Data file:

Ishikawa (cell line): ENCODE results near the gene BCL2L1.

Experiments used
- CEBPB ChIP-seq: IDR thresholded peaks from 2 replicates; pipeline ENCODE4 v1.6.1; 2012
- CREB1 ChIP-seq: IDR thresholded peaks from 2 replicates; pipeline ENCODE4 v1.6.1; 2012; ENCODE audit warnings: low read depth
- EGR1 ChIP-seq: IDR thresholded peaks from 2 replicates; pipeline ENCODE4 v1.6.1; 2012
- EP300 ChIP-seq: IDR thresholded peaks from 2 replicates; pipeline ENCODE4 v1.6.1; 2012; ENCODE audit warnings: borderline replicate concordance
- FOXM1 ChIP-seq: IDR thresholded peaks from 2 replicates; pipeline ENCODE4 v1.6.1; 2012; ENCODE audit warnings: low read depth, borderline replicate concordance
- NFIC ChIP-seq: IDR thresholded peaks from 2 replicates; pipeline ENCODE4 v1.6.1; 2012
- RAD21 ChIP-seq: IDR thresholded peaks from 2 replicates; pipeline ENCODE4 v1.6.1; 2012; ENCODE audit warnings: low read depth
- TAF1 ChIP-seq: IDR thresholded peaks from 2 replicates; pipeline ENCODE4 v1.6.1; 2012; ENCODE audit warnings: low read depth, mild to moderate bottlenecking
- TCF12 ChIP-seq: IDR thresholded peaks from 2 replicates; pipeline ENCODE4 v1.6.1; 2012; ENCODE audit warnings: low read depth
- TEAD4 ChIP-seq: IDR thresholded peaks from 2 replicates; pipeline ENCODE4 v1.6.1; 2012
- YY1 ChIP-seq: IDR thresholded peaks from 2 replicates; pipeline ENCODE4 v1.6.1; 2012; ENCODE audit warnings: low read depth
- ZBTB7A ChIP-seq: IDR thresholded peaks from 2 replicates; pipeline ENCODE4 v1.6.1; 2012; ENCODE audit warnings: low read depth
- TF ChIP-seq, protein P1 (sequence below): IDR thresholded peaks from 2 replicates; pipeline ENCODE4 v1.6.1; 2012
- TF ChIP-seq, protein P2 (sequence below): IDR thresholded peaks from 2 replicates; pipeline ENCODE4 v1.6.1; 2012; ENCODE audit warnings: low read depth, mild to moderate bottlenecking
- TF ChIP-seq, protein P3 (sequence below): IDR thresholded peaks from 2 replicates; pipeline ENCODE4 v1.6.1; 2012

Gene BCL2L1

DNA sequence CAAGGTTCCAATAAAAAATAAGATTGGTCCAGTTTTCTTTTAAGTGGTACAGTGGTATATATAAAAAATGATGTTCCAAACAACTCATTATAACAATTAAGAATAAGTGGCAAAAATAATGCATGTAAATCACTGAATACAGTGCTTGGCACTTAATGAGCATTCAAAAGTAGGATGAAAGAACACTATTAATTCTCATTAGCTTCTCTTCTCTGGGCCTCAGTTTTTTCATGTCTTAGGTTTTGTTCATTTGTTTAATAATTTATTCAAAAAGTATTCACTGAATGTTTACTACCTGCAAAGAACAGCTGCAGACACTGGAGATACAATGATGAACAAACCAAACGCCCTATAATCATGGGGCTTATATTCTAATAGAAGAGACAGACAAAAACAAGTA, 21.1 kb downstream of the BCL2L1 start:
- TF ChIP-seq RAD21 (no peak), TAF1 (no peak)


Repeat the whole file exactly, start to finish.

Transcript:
Ishikawa (cell line): ENCODE results near the gene BCL2L1.

Experiments used
- CEBPB ChIP-seq: IDR thresholded peaks from 2 replicates; pipeline ENCODE4 v1.6.1; 2012
- CREB1 ChIP-seq: IDR thresholded peaks from 2 replicates; pipeline ENCODE4 v1.6.1; 2012; ENCODE audit warnings: low read depth
- EGR1 ChIP-seq: IDR thresholded peaks from 2 replicates; pipeline ENCODE4 v1.6.1; 2012
- EP300 ChIP-seq: IDR thresholded peaks from 2 replicates; pipeline ENCODE4 v1.6.1; 2012; ENCODE audit warnings: borderline replicate concordance
- FOXM1 ChIP-seq: IDR thresholded peaks from 2 replicates; pipeline ENCODE4 v1.6.1; 2012; ENCODE audit warnings: low read depth, borderline replicate concordance
- NFIC ChIP-seq: IDR thresholded peaks from 2 replicates; pipeline ENCODE4 v1.6.1; 2012
- RAD21 ChIP-seq: IDR thresholded peaks from 2 replicates; pipeline ENCODE4 v1.6.1; 2012; ENCODE audit warnings: low read depth
- TAF1 ChIP-seq: IDR thresholded peaks from 2 replicates; pipeline ENCODE4 v1.6.1; 2012; ENCODE audit warnings: low read depth, mild to moderate bottlenecking
- TCF12 ChIP-seq: IDR thresholded peaks from 2 replicates; pipeline ENCODE4 v1.6.1; 2012; ENCODE audit warnings: low read depth
- TEAD4 ChIP-seq: IDR thresholded peaks from 2 replicates; pipeline ENCODE4 v1.6.1; 2012
- YY1 ChIP-seq: IDR thresholded peaks from 2 replicates; pipeline ENCODE4 v1.6.1; 2012; ENCODE audit warnings: low read depth
- ZBTB7A ChIP-seq: IDR thresholded peaks from 2 replicates; pipeline ENCODE4 v1.6.1; 2012; ENCODE audit warnings: low read depth
- TF ChIP-seq, protein P1 (sequence below): IDR thresholded peaks from 2 replicates; pipeline ENCODE4 v1.6.1; 2012
- TF ChIP-seq, protein P2 (sequence below): IDR thresholded peaks from 2 replicates; pipeline ENCODE4 v1.6.1; 2012; ENCODE audit warnings: low read depth, mild to moderate bottlenecking
- TF ChIP-seq, protein P3 (sequence below): IDR thresholded peaks from 2 replicates; pipeline ENCODE4 v1.6.1; 2012

Gene BCL2L1

DNA sequence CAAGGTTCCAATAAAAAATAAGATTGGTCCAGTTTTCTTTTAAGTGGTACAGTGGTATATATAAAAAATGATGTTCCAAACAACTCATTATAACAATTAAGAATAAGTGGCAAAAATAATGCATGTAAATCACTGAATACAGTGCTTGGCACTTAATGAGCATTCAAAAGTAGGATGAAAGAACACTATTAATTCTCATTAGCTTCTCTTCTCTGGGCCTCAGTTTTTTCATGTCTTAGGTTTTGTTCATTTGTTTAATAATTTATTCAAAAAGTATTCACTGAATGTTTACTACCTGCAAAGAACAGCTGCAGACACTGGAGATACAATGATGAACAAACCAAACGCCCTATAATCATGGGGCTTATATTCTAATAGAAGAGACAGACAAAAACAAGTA, 21.1 kb downstream of the BCL2L1 start:
- TF ChIP-seq RAD21 (no peak), TAF1 (no peak)